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Archive for September, 2015

Now or Never – DWI Expunction

Friday, September 25th, 2015

NO EraserAs a prelude to this text, please keep in mind that we are referencing DWIs currently eligible for expunction (i.e., those convicted of a DWI that were released from supervision 15 or more years ago) under N.C.G.S. § 15A-145.5.

The window of opportunity for having your DWI conviction expunged is closing fast! Under S.L. 2015-150, DWIs will no longer be eligible for expunction in North Carolina as of December 1, 2015. Whether you plan to file a new petition or you have a petition pending, as of December 1st there will be no questions as to whether your request for DWI expungement will be granted or denied.

Interestingly enough, it will be exactly 3 years on December 1, 2015 since North Carolina passed a law permitting the expungement of DWIs, under N.C.G.S. § 15A-145.5—certainly not much time to have your DWI expunged!

We’ve mentioned in previous posts the severity of DWI consequences in North Carolina. If you or someone you know was released from DWI supervision 15 or more years ago, please call us at 910-793-9000 to discuss your expungement eligibility. Here at Collins Law Firm, time is of the essence! Call us today to schedule a consultation.

By Amber Younce, Legal Assistant

A Non-violent Felon’s Right to Bear Firearms

Monday, September 21st, 2015

second-amendment21The North Carolina case Britt v. North Carolina serves as a breakthrough precedent for North Carolinians who lost their right to bear arms due to felony charges. In 1979, Barney Britt plead guilty to PWISD methaqualone (possession with intent to sell and deliver–a central nervous system depressant). He was sentenced to 4 months in prison and probation thereafter. At the end of his sentence in 1987, Mr. Britt’s rights as a North Carolina citizen were fully restored, including the right to bear arms. In 2004, N.C.G.S. §14-415.1 declared it unlawful for any felon to bear any type of firearm despite their reason. Britt sued the state arguing that this new law was unconstitutional. After several hearings and appeals, his case was taken to the Supreme Court where the jury ruled in Britt’s favor. Arguably, Britt served his sentence as a convicted nonviolent felon, and 30 years later had not committed any crime despite that he possessed firearms. Ultimately, Britt had “affirmatively demonstrated that he is not among the class of citizens who pose a threat to public peace and safety” and therefore, a regulation that prohibited him from possessing a firearm could not be “fairly related to the preservation of public peace and safety.”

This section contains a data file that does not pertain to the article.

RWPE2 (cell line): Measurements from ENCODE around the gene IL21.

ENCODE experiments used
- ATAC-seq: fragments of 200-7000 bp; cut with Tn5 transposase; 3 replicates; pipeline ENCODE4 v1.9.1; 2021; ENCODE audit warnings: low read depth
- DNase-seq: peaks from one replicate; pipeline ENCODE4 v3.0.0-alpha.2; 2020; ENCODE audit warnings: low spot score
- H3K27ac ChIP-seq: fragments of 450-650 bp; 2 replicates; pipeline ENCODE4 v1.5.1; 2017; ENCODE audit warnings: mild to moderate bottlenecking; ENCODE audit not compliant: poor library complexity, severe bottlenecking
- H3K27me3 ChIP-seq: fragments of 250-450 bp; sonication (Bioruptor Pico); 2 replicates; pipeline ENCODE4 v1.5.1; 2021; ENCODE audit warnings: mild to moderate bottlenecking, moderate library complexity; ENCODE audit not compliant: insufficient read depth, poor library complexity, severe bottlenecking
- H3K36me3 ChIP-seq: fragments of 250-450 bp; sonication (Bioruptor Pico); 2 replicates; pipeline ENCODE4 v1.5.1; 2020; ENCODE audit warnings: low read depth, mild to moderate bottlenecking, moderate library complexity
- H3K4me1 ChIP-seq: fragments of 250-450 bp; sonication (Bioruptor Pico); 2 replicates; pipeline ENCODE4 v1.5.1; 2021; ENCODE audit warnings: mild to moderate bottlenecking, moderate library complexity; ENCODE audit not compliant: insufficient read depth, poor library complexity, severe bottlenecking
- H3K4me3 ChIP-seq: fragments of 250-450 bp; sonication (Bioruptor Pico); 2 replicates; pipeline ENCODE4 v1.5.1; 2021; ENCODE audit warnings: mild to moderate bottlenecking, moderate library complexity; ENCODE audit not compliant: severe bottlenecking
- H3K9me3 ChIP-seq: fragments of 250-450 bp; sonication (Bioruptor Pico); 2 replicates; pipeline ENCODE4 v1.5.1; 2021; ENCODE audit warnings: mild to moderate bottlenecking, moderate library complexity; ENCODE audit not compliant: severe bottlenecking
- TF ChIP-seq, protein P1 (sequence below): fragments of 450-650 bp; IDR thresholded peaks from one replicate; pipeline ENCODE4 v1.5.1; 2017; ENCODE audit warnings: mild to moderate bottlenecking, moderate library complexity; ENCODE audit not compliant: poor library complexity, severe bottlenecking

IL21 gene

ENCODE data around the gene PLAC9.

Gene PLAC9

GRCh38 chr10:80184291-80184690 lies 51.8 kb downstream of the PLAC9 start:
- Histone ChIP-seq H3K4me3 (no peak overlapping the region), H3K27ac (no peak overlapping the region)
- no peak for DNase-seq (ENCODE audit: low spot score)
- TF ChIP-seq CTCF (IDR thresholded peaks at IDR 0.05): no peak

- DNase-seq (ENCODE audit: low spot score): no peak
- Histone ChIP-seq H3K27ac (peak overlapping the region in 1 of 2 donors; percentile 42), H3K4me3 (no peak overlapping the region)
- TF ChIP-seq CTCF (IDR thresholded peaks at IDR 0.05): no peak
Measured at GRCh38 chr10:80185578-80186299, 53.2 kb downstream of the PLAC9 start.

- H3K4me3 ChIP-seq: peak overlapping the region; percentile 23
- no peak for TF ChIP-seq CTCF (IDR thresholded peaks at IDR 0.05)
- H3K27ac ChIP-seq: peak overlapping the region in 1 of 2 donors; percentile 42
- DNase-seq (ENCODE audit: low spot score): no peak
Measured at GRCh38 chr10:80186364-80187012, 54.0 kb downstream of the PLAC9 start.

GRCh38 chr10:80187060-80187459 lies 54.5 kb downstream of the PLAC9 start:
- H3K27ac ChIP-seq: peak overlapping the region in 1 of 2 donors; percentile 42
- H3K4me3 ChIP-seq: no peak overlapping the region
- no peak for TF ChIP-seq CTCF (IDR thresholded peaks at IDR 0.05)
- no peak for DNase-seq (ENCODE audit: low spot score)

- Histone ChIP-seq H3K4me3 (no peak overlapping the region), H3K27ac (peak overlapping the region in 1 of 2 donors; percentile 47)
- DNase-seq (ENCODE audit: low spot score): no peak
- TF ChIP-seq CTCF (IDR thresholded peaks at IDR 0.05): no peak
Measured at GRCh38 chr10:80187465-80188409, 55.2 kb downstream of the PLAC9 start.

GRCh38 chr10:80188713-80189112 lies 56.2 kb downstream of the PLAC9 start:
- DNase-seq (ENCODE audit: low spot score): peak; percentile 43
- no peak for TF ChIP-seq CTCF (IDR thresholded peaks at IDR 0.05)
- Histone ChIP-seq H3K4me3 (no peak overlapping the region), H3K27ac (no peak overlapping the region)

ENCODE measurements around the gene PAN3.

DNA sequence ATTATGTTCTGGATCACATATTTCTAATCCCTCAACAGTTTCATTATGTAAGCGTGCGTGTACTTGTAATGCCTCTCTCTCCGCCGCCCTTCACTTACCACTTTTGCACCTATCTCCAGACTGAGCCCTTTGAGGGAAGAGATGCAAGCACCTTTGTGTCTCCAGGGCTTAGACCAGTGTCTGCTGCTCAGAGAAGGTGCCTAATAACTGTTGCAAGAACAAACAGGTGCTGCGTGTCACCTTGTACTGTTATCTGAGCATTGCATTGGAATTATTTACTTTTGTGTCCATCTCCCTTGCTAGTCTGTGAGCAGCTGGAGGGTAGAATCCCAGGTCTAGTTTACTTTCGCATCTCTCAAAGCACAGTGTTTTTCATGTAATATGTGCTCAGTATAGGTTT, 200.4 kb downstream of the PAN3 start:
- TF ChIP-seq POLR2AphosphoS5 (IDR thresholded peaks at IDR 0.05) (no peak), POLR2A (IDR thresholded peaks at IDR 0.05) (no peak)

A year after the Supreme Court ruled in Britt’s favor, North Carolina General Assembly enacted N.C.G.S. §14-415.4, allowing a person convicted of a nonviolent felon to bear firearms, as long as they are in compliance with the statute criteria (i.e., having served their sentence, convicted of only one felony—or multiple felonies arising from the same event, etc). The law took effect on February 1, 2011.

It will be interesting to see how North Carolina’s new law will be observed nationally. With such controversy over the right for even non-felon citizens to bear arms, it’s likely that many Americans will disagree with this statute. As we know, federal authorities and courts hold the final decision on federal law, but this new law may accomplish the General Assembly’s goal of restoring firearm rights to those convicted of a felony in other states – following the example of North Carolina – if not nationwide.

By Amber Younce, Legal Assistant

14th 9/11 Anniversary

Thursday, September 10th, 2015

9-11As the eve of the 14th anniversary of the September 2011 terrorists’ attack approaches, many Americans find themselves feeling uneasy and vulnerable. Naturally we remember this day as a day of distress all throughout the nation—families destroyed to those who lost their lives and as a whole, and a country known as arguably the most powerful in the world at a frightful standstill.